Gaziantep Province is traditionally said to reflect in advance the rising political trends in Turkey, according preference to ANAP in 1984, DYP in 1989, Necmettin Erbakan’s (then named as) Welfare Party in 1994, and AKP in 2004 local elections. One exception was in 1999 when, boosted by the successful image of Gaziantep city mayor Mr. Celal Doğan, CHP came first with 17.02 % of the votes for the Provincial General Assembly (with four parties scoring over 15 %, and the rightist MHP’s rise at that time (campaigning on Turkish-identity consciousness arguments) still being reflected by its second position after CHP for the province. DEHAP, campaigning on Kurdish-identity consciousness arguments, after having touched a modest 5 % ceiling in 1999, seems to have ebbed down, its score under SHP’s cover in 2004 local elections remaining at a still more modest 1.81 % (with MHP at 5.36 %). Although Kurdish sources seem to show an interest in and put forth categorizations concerning the province’s ethnic structure, in the light of the voter’s trends, it is doubtful whether Gaziantep Province fits in the viewpoint. It is to be noted that there are people of Kurdish stock living all over Turkey. In any case, in 2004, AKP obtained 55.11 % and CHP 21.57 %, and all other parties below 6 % at the Provincial General Assembly elections. Prime Minister Erdoğan is known to have deemed the local elections in Gaziantep as particularly important and to have mobilized considerable governmental weight beforehand. Current mayor is Mr. Dr. Asım Güzelbey, who successfully continued his career after serving 30 years in Gaziantep as an orthopaedic surgeon till the elections in 2004.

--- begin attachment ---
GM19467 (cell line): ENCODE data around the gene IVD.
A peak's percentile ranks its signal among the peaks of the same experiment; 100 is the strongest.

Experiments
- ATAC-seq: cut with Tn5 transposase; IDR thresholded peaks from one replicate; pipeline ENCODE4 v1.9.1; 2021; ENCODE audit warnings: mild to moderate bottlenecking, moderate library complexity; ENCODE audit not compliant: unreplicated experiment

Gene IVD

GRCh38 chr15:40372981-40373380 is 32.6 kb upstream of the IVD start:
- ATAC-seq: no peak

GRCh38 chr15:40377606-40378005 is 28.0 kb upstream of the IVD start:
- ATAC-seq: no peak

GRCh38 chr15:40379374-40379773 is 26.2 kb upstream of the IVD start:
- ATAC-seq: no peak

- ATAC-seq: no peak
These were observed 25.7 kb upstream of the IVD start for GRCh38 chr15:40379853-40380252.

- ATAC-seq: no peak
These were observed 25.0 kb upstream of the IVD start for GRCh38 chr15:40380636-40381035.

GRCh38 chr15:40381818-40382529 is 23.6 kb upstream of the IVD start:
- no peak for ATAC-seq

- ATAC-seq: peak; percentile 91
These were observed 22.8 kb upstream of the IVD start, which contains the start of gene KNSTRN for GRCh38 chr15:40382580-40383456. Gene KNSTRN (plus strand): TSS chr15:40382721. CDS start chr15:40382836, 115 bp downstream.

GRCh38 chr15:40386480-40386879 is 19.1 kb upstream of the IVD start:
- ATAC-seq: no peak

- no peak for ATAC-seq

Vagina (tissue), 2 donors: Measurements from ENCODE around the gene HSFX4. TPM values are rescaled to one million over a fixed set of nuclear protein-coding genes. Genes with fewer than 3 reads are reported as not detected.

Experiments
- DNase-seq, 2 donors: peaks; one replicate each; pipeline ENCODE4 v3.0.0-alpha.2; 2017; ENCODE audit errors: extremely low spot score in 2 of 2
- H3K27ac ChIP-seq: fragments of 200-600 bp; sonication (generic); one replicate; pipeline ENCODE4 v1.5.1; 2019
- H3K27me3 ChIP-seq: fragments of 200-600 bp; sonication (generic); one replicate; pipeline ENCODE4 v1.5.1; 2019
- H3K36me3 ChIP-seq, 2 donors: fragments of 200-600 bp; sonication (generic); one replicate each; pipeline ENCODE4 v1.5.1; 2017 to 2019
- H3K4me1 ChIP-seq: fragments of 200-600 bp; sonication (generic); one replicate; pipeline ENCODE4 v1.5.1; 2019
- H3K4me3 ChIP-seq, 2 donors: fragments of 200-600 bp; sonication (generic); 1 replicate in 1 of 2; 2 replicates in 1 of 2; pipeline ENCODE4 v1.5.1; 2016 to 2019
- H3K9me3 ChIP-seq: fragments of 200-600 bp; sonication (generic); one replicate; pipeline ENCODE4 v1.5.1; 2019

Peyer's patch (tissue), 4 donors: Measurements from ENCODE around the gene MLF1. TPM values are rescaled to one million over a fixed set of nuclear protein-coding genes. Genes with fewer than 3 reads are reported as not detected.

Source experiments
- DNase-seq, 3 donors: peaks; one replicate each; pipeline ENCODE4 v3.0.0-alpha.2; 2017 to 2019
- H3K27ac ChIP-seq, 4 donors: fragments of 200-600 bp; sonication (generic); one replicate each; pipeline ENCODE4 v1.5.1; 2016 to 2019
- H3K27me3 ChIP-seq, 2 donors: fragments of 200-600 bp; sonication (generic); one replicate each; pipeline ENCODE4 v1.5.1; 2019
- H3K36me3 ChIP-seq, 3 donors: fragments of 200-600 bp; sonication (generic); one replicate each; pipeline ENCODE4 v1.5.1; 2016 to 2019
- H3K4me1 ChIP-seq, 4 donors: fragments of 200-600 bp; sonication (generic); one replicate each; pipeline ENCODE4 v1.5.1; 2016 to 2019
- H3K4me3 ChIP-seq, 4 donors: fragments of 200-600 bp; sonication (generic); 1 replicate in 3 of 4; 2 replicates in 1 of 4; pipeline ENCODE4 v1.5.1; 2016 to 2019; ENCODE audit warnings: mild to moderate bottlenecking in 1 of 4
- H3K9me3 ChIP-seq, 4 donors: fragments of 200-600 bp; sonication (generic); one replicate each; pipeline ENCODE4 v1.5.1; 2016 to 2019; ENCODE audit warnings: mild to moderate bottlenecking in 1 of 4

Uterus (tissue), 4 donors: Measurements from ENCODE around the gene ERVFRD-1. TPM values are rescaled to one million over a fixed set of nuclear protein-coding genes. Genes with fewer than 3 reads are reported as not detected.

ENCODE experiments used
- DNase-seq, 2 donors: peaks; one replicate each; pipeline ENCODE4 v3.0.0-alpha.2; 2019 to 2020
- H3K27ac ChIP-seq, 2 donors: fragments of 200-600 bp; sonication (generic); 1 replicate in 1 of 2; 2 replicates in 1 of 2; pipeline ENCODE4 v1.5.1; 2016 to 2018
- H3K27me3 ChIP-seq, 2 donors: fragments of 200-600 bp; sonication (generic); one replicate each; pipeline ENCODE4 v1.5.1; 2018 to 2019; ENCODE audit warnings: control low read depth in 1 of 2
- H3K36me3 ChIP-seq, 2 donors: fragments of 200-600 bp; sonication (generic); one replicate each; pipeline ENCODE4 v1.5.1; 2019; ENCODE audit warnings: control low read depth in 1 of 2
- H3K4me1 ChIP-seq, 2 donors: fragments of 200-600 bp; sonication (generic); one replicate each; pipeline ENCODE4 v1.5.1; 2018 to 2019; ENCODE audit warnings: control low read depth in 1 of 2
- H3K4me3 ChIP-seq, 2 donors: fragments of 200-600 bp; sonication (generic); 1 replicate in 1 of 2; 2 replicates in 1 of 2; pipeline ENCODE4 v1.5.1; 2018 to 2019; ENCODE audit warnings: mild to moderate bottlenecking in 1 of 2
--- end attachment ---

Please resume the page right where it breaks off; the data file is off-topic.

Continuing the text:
Gaziantep (Ottoman Turkish Ayintap) informally, Antep, is the capital city of Gaziantep Province in Turkey. The city has two districts under its administration, Şahinbey and Şehitkamil, with a total population of 1,237,874 (2007) and an area of 2,138 km². The urban population is 1,175,042. This makes it the sixth largest city of Turkey and it is the largest city in Turkey’s Southeastern Anatolia Region. The city was known by the Arabs, Sel****, and Ottomans as ʿAintab or Aïntab, in Turkish Ayintap. The Turkish Parliament gave the city the title Gazi (”victorious warrior”) on February 8, 1921 (the day before the city surrendered to the French) in recognition of the valor of its inhabitants during the Turkish War of Independence,  and the city officially took the name Gaziantep (”Antep the Veteran”) in 1921